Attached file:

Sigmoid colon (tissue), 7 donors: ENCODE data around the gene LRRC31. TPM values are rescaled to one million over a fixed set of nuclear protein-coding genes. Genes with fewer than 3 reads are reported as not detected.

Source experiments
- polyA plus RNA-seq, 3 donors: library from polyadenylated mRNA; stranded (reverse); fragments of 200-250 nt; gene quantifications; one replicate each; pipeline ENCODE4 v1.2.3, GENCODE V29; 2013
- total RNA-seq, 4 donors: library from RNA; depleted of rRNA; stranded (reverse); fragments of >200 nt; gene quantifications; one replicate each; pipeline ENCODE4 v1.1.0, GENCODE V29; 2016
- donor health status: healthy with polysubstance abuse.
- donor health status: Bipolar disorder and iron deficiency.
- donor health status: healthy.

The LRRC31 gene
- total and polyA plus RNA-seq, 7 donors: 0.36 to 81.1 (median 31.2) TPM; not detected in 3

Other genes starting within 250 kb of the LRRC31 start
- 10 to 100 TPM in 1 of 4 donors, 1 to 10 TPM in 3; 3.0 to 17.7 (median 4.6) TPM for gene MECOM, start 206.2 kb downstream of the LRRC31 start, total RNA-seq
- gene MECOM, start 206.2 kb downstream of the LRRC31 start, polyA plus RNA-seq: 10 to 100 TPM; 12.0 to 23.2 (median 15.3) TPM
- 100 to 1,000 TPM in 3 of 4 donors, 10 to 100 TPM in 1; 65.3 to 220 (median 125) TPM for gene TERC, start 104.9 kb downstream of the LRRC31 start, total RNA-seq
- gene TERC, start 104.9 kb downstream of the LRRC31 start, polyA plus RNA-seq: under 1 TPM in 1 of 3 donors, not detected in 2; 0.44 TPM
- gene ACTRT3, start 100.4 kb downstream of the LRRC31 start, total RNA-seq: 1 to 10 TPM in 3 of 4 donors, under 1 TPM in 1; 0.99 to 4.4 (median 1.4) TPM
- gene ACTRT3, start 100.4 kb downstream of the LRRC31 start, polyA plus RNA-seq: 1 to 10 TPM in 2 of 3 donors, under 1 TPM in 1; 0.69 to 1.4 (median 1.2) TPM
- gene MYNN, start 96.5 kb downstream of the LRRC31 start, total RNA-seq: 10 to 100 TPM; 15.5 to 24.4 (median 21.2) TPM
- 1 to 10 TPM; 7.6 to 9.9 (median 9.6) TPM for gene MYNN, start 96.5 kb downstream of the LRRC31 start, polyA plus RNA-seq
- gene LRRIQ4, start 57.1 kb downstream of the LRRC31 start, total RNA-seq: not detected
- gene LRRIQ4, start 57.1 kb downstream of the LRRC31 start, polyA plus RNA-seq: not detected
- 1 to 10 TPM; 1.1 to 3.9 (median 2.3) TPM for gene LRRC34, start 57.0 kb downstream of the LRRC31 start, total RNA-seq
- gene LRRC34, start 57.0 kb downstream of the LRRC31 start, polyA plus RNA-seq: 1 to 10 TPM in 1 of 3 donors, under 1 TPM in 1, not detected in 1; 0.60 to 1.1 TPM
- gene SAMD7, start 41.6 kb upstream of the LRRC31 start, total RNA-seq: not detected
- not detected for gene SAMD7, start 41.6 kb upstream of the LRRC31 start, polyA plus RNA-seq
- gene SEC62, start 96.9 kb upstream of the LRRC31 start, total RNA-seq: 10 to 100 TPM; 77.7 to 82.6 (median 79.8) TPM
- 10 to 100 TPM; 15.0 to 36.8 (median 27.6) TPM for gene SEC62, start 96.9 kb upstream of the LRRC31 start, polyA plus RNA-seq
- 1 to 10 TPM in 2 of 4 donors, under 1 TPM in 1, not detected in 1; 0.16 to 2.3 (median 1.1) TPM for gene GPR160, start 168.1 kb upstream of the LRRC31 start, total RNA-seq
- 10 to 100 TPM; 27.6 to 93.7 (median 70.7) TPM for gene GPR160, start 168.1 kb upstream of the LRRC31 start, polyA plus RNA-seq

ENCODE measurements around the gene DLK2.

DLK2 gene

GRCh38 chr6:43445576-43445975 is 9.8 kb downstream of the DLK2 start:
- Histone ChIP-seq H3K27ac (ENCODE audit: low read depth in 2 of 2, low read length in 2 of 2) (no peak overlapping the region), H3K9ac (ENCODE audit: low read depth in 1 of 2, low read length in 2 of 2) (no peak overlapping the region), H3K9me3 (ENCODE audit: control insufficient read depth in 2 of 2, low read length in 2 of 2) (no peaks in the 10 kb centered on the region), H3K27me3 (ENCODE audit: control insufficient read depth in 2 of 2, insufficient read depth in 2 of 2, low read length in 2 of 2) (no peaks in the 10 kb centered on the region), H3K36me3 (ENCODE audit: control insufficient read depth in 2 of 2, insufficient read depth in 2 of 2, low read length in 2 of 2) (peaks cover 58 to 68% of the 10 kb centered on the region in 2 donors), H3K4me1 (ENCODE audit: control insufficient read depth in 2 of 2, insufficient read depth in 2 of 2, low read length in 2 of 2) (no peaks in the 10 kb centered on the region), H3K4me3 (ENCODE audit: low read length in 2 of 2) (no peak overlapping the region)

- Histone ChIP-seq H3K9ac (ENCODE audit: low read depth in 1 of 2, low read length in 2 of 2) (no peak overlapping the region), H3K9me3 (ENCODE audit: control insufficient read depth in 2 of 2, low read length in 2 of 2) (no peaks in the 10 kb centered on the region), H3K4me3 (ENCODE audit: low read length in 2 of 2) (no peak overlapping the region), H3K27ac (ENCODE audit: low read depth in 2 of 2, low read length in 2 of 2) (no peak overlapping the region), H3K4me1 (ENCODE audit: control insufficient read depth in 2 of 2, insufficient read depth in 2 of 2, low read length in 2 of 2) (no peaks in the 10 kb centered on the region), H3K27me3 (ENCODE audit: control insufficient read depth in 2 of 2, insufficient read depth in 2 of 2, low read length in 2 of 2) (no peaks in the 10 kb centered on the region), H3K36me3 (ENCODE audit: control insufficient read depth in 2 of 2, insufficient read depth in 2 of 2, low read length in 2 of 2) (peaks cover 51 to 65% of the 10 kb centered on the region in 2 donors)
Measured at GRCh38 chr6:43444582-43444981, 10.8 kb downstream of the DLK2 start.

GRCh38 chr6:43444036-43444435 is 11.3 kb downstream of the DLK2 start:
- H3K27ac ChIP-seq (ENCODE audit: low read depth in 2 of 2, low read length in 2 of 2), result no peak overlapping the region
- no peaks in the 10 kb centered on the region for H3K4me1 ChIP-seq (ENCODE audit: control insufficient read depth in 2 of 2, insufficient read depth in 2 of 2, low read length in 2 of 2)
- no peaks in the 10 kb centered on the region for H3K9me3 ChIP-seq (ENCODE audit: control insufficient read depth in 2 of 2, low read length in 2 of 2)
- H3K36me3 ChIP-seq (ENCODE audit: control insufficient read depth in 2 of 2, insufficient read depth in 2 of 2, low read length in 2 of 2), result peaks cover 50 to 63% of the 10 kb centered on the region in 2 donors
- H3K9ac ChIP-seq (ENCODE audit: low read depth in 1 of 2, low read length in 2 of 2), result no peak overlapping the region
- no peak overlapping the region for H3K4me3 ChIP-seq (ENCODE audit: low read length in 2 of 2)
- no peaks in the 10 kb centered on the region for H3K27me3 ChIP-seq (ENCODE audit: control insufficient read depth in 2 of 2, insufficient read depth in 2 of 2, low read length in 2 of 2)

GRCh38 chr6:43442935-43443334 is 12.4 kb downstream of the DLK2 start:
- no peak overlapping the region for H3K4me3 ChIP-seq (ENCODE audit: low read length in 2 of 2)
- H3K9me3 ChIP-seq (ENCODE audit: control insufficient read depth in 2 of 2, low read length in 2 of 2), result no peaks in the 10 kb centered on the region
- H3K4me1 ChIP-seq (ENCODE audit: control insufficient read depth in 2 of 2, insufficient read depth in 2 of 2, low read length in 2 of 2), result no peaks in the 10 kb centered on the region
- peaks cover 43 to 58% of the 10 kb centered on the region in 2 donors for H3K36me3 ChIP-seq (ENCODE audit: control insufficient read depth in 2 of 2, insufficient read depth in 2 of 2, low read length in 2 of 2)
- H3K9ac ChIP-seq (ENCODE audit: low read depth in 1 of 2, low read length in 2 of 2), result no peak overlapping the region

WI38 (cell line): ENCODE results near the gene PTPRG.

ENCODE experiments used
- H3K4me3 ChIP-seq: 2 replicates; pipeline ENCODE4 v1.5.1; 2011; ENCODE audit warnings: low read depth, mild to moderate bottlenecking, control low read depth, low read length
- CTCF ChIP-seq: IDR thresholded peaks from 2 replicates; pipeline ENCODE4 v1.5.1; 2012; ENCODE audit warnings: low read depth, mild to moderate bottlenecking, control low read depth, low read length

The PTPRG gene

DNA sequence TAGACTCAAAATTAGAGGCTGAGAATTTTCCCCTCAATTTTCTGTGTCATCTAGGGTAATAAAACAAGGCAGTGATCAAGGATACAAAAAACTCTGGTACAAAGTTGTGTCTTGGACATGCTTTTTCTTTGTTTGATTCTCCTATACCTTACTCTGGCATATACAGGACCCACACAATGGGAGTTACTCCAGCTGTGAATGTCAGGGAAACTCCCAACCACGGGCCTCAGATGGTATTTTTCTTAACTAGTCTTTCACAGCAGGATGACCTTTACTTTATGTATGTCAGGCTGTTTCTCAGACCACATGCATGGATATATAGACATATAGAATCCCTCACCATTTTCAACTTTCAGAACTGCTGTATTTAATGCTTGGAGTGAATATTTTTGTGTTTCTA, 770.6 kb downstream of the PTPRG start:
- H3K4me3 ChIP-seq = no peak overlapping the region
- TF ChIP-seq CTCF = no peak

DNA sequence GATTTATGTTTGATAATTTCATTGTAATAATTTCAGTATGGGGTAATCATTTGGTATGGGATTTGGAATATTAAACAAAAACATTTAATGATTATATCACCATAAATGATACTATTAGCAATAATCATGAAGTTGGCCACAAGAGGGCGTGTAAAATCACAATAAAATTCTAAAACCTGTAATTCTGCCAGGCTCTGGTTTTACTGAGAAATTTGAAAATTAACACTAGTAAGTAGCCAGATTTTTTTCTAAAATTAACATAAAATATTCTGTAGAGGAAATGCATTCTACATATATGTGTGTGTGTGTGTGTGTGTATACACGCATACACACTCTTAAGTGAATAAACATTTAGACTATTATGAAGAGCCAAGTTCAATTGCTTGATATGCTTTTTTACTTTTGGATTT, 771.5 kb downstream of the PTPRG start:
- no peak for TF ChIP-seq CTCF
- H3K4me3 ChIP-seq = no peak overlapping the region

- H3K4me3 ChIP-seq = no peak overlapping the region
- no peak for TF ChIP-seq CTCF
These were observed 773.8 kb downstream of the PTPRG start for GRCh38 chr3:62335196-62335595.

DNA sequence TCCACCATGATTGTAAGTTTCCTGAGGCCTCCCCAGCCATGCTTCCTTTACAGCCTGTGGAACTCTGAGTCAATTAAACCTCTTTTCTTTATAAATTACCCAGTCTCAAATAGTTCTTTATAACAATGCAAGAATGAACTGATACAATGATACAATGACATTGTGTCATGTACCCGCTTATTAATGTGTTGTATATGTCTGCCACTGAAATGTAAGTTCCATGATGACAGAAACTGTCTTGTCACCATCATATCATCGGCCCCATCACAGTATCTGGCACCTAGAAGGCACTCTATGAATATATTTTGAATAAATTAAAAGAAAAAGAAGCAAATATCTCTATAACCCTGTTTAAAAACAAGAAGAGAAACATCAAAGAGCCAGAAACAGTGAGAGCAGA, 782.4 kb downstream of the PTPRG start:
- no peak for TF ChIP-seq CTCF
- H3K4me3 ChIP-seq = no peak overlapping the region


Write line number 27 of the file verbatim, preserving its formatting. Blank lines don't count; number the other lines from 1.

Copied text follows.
- 1 to 10 TPM in 2 of 4 donors, under 1 TPM in 1, not detected in 1; 0.16 to 2.3 (median 1.1) TPM for gene GPR160, start 168.1 kb upstream of the LRRC31 start, total RNA-seq